And I’ll also be honest and say that I really don’t want to see this owned by any private company or person. Sorry, but I just can’t accept this, it goes everything I believe in. I am not belittling Dave’s and Userland’s contribution to RSS. I realize that Userland popularized RSS and a debt is owed.

What I am asking is that Dave become part of a team working on this, a team that’s open to people who literally have something to contribute on this issue, each with an equal vote. Yes, people like me, like Mark, like Sam, Jon, Joe, Bill — all the people who have something to contribute to make this specification rock. And hopefully prevent something like this from happening again in the future.

Am I too late though? Is the decision made? Can’t we talk?

Where’s the fire?

(Archived page and comments at Wayback Machine)


Threadneedle status

Recovered from the Wayback Machine.

I provided a status on ThreadNeedle at the QuickTopic discussion group. I wish I had toys for you to play with, but no such luck. To those who were counting on this technology, my apologies for not having it for you, and unless someone can point out an obvious solution to the problems I’ve recounted that I’m too dense to see (a good possibility that), chances are ThreadNeedle will remain an RDF schema without an implementation.

On a related not, I also wanted to specifically mention that Ben & Mena’s (of MovableType) development of the standalone TrackBack server was a remarkably generous gesture, one that I hadn’t given the proper due. I believe that the Trotts have gone above and beyond in how much they’ve given the weblogging community, and deserve kudos from me, not tired, cranky grumblings.

I don’t know if you all have taken the time to read what the Trotts have said, but they’re putting this server out under Artistic license and encouraging people to use their technology, no charge. This means developers can incorporate this technology into their own applications — such as ThreadNeedle, which is one thing I am examining. Or into other webloggings tools for that matter.

Damned if I’ve seen anyone thank Ben & Mena for this. I didn’t. I’ll amend this now — thank you Ben and Mena.



Myths about RDF/RSS

Lots of discussion about the direction that RSS is going to take, which I think is good. However, the first thing that happens any time a conversation about RSS occurs is people start questioning the use of RDF within the RSS 1.0 specification, and the necessity of keeping RSS “simple”.

Mark Pilgrim writes:

Many people in the RSS community feel that, while the lack of extensibility in RSS 0.9x is too limiting, the full-blown RDF syntax of RSS 1.0 is overkill for the purposes of syndicating weblogs.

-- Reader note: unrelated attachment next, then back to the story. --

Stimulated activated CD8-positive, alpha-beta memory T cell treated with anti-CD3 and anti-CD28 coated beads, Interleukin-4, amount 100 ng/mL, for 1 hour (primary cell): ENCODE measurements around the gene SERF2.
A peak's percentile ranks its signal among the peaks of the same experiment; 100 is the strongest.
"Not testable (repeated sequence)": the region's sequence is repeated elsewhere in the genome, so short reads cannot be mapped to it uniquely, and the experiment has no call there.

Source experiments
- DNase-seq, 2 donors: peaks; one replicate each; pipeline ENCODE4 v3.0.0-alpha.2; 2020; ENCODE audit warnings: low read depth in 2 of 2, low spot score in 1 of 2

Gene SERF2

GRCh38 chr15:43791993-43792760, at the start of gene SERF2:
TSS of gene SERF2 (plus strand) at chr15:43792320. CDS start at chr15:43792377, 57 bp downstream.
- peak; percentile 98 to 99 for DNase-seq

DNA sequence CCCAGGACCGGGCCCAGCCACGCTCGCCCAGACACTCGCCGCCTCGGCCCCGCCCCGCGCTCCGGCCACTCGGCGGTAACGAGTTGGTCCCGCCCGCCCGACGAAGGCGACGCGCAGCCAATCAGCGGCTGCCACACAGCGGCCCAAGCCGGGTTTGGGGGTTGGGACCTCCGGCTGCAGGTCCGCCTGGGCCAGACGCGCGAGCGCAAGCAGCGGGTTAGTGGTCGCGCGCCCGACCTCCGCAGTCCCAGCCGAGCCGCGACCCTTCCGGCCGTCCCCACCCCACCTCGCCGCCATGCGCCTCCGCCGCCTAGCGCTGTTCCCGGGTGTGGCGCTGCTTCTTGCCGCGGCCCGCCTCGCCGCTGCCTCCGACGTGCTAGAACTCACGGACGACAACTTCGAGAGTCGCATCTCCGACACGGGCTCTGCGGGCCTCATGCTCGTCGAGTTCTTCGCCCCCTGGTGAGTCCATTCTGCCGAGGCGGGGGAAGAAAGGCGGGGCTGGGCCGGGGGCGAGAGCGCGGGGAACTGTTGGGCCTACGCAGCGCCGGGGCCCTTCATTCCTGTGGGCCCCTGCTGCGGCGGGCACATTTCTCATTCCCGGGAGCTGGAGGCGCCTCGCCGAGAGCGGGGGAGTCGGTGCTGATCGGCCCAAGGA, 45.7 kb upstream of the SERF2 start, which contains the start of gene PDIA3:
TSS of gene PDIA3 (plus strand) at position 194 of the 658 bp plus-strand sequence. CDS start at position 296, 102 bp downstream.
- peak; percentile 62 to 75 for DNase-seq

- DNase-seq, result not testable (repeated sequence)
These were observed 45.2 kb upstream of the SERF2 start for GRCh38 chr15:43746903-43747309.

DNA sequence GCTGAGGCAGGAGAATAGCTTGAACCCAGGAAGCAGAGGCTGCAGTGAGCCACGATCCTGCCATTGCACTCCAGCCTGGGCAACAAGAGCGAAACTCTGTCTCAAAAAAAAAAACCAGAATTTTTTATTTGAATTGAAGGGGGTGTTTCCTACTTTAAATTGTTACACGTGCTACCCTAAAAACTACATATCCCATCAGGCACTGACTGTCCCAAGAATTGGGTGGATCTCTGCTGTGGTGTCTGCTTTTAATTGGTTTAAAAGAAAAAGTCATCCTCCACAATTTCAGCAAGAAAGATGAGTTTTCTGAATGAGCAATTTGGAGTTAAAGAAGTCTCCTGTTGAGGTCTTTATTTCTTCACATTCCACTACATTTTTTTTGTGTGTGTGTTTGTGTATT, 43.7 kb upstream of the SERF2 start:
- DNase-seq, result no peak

Jon Udell writes:

RSS is becoming too complex. It needs to remain simple, human-readable and -writable.

Well, this just plain peeves me. Not Mark or Jon’s statements, but the idea that a) RSS must be human readable and writeable and b) RDF makes RSS overly complex.

Specifically, there are three myths I want to address:

Myth 1. RDF adds complexity to RSS because the RDF Seq element is unnatural and adds an extra layer of processing.

Hanging from a tree dressed in orange, purple, and lime green while reciting the Gettysburg Address and drinking a glass of water dyed blue at the same time is unnatural. The use of RDF containers (which is what the Seq element is) in RSS is to provide some structure to the data. (See my RDF/RSS file, generated by Movable Type for examples during this dicussion.)

The RDF Seq container provides an explicit ordering — top down — to all the elements contained within the tag. Without the Seq element, there is only an implicit assumption that all items are processed in a certain order.

I’m not fond of RDF containers myself principally because there is built-in processing associated with them, though I understand their use in maintaining relationships between elements; however if I was a tool builder, I would at least understand what Seq means, and that helps eliminate confusion about the specification. If you didn’t have the RDF Seq container, there might be an assumption that the item ordering is important, but there’s nothing enforcing this assumption.

Not using the Seq container is as bad as the defining the <em> element in HTML — exactly what are we, as tool builders, supposed to provide with this element?

Joe: Well, I’m building my browser to use italic font, same weight and line height as the surrounding text. That’s emphasis.

Sara: Well, I’m building my browser to use a bolder font, and to increase the size as well. This is emphasis we’re trying to define here.

Dubya: Em? Auntie Em?

Myth 2. RSS must be human readable/writeable

Let’s get real about markup: markup is not human readable and writeable. I don’t care if you’re talking SGML, HTML, or XML, markup is not meant to be created and consumed by humans. Now, we may adapt and learn to work with markup. However, we can also adapt to spending 8 or more hours a day in a small, cramped, walled in, windowless, artificially lighted and ventilated environment, too, and that’s no more human than markup reading and writing. Markup exists to be generated by automated processes and consumed by automated processes.

All you webloggers out there that create your RSS feeds by hand, raise your hands. Now, those with their hands in the air, dump whatever tools you’re using to build your weblogs and get Moveable Type and let the machines do what we pay them to do.

Myth 3: RDF doesn’t add anything to RSS

I remember a debate several years back about how the relational data model was too complex and didn’t add any value to a company’s business.

RDF is the relational data model of XML. Now, it’s true, I’m writing a book on the subject and am biased. However, I’m writing the book because I believe in the concepts of RDF, I don’t believe in RDF because I’m writing a book on it.

RDF provides a structured meta-data language that can be used to define any XML vocabulary, providing rules to ensure that all instances of the XML that use the vocabulary are consistent with one another. In addition, with RDF you have a host of pre-built tools and APIs that allow you to access the data from many different business vocabularies with little or no change to the underlying technology. May not seem like much, but believe me, this will get you buy in on new technology at a company faster than whether there’s a version tag in the specification. After all, it worked for Oracle.

I’ll have more to say on this debate but it’s late, and I’m tired. Another day.